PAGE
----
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Corporate America - Can it be stopped?


pork
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WalMart is currently the top employer in 35 states (from the nytimes, i can dig it up if you like). So 35 states of people are going to be buying convenience food for a long, long time until those of us with the luxury to do so start taking these companies to task.

This article?

http://www.nytimes.com/2003/12/07/weekinreview/07LOHR.html

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<<The point I was trying to make, was that food quality is a separate issue from the quality of the family dining experience. That observations about Wal-Mart should be separate from observations on the breakdown of the American Dining Tradition.>>

Busboy - The point I was trying to make is that I agree with you <smile>. Sorry if I didn't make my point clearly. Robyn

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So how do we convince the American public that they don't want junk?

Well first thing you have to do is realize that it's not all in peoples' heads - it's what their mouths get used to eating. My husband's family has spent a lot of years in North Carolina. The main seasoning they use is salt - lots of it - tons of it. I find a lot of the food (like canned ham) inedible. And when they eat food anywhere - they spend a solid 30 seconds with the salt shaker before even tasting what's in front of them.

My father-in-law has been in a nursing home here for about 2 years now. He complains about the lack of salt in things like beef - even though the nursing home is kosher - and koshered beef is plenty salty (he can't add more salt because he has congestive heart failure). So - after 2 years - he's been unable to re-educate his taste buds. With younger people like my nieces and nephews - it's even worse - because no one is trying to re-educate them.

And cheese - don't get me started on cheese. Now I love cheese - occasionally. It covers the basic fat and salt and smelly food groups :smile:. But when I go to restaurants and see cheese on fish - and not a single appetizer on the menu without cheese - well something is wrong. And all this Atkins diet mania has made things worse - people are pouring cheese on *everything* (can't have a slice of bread - but I'll have 6 ounces of cheese on my steak - that's the new TGIF Atkins diet menu item I heard about on CNBC today - steak smothered in cheese).

So what are we going to wind up with - people who are addicted to salt and cheese on everything? Doesn't sound like a recipe for fun eating. Robyn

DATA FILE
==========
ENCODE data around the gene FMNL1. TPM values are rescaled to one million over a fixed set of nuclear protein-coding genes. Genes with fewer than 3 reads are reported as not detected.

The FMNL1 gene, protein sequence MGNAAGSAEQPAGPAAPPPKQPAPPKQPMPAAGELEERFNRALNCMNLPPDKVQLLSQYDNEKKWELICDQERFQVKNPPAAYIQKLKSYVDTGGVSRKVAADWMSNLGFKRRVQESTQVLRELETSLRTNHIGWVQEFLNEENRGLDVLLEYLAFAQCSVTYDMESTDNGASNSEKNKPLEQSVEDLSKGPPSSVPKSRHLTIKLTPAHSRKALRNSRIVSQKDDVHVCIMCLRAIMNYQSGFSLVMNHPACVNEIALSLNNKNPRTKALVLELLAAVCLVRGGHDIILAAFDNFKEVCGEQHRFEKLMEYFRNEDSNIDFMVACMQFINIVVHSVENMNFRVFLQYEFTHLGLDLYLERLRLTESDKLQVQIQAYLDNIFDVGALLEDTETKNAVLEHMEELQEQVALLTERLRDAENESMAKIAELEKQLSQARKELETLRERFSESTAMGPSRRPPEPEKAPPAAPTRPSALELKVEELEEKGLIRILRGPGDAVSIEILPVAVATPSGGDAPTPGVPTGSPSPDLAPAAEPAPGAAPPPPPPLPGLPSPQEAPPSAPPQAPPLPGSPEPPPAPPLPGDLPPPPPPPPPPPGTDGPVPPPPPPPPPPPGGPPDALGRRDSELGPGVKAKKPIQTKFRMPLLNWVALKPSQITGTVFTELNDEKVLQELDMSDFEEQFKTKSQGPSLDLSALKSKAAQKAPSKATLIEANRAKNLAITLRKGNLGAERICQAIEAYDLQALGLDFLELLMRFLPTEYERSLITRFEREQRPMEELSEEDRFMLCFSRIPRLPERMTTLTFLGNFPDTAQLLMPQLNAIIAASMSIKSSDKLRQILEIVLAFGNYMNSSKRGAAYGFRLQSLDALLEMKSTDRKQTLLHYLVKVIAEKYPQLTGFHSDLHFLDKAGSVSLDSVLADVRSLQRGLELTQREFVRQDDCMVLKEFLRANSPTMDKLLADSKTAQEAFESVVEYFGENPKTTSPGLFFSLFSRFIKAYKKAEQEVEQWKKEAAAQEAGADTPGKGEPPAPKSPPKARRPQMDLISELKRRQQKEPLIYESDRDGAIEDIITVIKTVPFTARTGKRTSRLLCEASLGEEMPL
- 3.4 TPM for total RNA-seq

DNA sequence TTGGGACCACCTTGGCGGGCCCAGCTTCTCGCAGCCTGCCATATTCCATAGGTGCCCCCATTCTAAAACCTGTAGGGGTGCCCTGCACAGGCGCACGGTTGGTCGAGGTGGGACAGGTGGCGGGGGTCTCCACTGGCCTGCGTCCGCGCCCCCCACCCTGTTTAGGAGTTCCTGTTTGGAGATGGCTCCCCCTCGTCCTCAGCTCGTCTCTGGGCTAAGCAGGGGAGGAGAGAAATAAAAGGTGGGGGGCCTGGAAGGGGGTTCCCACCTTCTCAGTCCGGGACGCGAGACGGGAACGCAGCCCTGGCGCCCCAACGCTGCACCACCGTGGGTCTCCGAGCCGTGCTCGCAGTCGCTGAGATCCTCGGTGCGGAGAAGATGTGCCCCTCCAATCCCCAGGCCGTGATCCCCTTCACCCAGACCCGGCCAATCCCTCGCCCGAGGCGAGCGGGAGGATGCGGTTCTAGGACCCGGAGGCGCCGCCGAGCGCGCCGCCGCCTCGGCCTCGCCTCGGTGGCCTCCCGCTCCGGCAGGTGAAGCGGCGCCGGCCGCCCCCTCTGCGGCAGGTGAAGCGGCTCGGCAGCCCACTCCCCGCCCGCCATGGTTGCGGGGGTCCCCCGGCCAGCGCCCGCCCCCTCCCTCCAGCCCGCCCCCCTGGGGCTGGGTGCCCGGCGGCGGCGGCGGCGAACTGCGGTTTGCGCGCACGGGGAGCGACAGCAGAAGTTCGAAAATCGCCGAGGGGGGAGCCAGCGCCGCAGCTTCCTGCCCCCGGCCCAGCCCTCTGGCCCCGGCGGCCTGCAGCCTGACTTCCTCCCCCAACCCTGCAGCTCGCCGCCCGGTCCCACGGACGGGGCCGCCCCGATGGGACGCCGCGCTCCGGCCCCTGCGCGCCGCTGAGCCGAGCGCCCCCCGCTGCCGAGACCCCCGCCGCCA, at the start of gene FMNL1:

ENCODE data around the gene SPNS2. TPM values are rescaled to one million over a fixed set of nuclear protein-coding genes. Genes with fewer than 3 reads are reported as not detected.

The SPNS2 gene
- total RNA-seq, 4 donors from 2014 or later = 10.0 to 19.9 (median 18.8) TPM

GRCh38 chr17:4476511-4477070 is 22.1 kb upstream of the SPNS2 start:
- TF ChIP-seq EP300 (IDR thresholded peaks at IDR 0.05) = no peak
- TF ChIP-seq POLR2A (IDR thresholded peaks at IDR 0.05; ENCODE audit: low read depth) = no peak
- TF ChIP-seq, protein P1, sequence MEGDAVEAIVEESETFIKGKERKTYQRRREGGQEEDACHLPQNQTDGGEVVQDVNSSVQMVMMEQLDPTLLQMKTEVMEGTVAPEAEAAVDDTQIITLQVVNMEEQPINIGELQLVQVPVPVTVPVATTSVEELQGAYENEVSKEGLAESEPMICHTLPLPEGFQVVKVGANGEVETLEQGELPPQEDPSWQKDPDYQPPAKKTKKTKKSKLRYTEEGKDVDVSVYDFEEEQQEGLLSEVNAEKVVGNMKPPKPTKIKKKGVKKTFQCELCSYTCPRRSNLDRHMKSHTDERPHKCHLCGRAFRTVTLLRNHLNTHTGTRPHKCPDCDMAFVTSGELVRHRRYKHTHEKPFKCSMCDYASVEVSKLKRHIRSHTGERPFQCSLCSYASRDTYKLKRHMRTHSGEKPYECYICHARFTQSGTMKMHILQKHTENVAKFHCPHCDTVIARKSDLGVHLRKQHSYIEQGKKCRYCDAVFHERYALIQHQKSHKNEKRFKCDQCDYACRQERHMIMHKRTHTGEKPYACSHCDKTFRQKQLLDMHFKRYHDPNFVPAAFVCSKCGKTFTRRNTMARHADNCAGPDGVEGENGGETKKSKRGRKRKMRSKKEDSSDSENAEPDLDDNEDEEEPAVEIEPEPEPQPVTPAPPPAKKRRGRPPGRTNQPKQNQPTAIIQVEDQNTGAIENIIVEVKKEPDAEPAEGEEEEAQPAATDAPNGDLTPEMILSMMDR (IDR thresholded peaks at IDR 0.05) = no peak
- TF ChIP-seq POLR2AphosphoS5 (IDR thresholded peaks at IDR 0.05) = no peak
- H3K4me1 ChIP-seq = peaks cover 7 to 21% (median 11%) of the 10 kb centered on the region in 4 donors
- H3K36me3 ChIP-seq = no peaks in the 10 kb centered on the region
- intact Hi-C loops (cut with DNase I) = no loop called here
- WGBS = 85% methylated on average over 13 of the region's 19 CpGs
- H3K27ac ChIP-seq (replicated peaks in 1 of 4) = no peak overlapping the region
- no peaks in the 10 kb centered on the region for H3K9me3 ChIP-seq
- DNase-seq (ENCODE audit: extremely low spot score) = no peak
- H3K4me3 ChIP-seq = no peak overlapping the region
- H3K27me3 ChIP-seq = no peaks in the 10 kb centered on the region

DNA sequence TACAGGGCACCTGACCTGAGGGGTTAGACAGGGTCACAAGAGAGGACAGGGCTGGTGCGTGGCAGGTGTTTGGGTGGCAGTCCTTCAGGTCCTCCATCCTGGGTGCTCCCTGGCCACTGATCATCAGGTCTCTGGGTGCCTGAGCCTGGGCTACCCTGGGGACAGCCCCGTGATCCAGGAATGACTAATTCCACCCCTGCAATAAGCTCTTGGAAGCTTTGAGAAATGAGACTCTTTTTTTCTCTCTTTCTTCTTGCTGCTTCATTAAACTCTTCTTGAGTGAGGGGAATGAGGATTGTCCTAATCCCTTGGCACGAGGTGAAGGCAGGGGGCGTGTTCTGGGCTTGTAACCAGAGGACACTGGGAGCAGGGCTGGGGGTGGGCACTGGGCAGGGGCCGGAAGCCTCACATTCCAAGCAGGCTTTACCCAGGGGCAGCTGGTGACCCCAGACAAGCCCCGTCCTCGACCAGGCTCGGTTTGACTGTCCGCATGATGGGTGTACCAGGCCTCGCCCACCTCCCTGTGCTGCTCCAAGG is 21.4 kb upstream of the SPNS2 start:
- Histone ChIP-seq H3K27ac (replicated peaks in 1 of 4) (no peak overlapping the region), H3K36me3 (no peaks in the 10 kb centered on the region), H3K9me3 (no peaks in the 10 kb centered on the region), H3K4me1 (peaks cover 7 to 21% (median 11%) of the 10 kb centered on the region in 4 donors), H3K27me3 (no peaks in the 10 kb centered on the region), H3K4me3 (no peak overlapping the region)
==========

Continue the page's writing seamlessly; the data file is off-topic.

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But again, it's all about choice.

Yes, and again, for some it's a choice between organic food and paying the bills.

Saying "it's about choice" is very nice, but can you really say that as long at it includes sneering at those who make what you consider to be inferior choices? Doesn't that imply a moral judgement, one that is possibly being made without all of the facts?

Heather Johnson

In Good Thyme

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<<For those people buying groceries at Costco by choice, is the mozzarella adequate, maybe. Is it better than the home-made, definitely not. At the end of the day, the people buying mozzarella from Costco are not eating as well (and I mean tasting good) as they could if they bought the mozzarella from the italian grocery.>>

Sammy - there are a lot of us in the US who don't have Italian groceries. We might have perhaps one or two crummy "gourmet" grocery stores where the selection isn't terrific - and where most items have spent too much time on the shelf or in the refrigerator case - and the prices are outrageous. I'd rather support Costco (which has brought more "gourmet type" food to my town than any gourmet store ever did).

For what it's worth - I stopped going to one of my local gourmet stores after it failed to take recalled product out of its refrigerator case (I told them about the recall - but I guess they didn't pull the stuff because they couldn't get a refund from their distributor - you're not going to find that at Costco). Robyn

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Some people are good cooks - some aren't. Just because someone was a "stay at home" Mom in the 50's didn't make her a good cook (some like yours were - some like ours weren't).

I will be the first to admit that my upbringing was something bizarrely out of place for the 60's. I like to describe my family to my friends as a sort of dysfunctional "Cleaver Household" :laugh: But nevertheless, my parents traveled (still do, incessantly), and my Mom liked to cook the stuff she ate when she traveled. I still remember (and she still has the gear) when she mail ordered all of the escargot gear and sourced out the snails for some party she was having. I will be the first to admit liking garlic and butter more than many, but my first taste of escargot at age 10 just about sent me running for the bathroom. :wacko: But I can pretty much guarantee that I was the only kid in the Delta that night who had escargot on his plate ( I love escargot now, however). Humorously enough, I was in Galitoire's last year with my children doing the Friday lunch deal and I brought my children along for the first time. Someone at the table ordered escargot and my children both tried it, neither of them seemed very impressed (yuk, gross, you're sick, Dad were the general responses). Chips off of the old block, those little Mayhaws.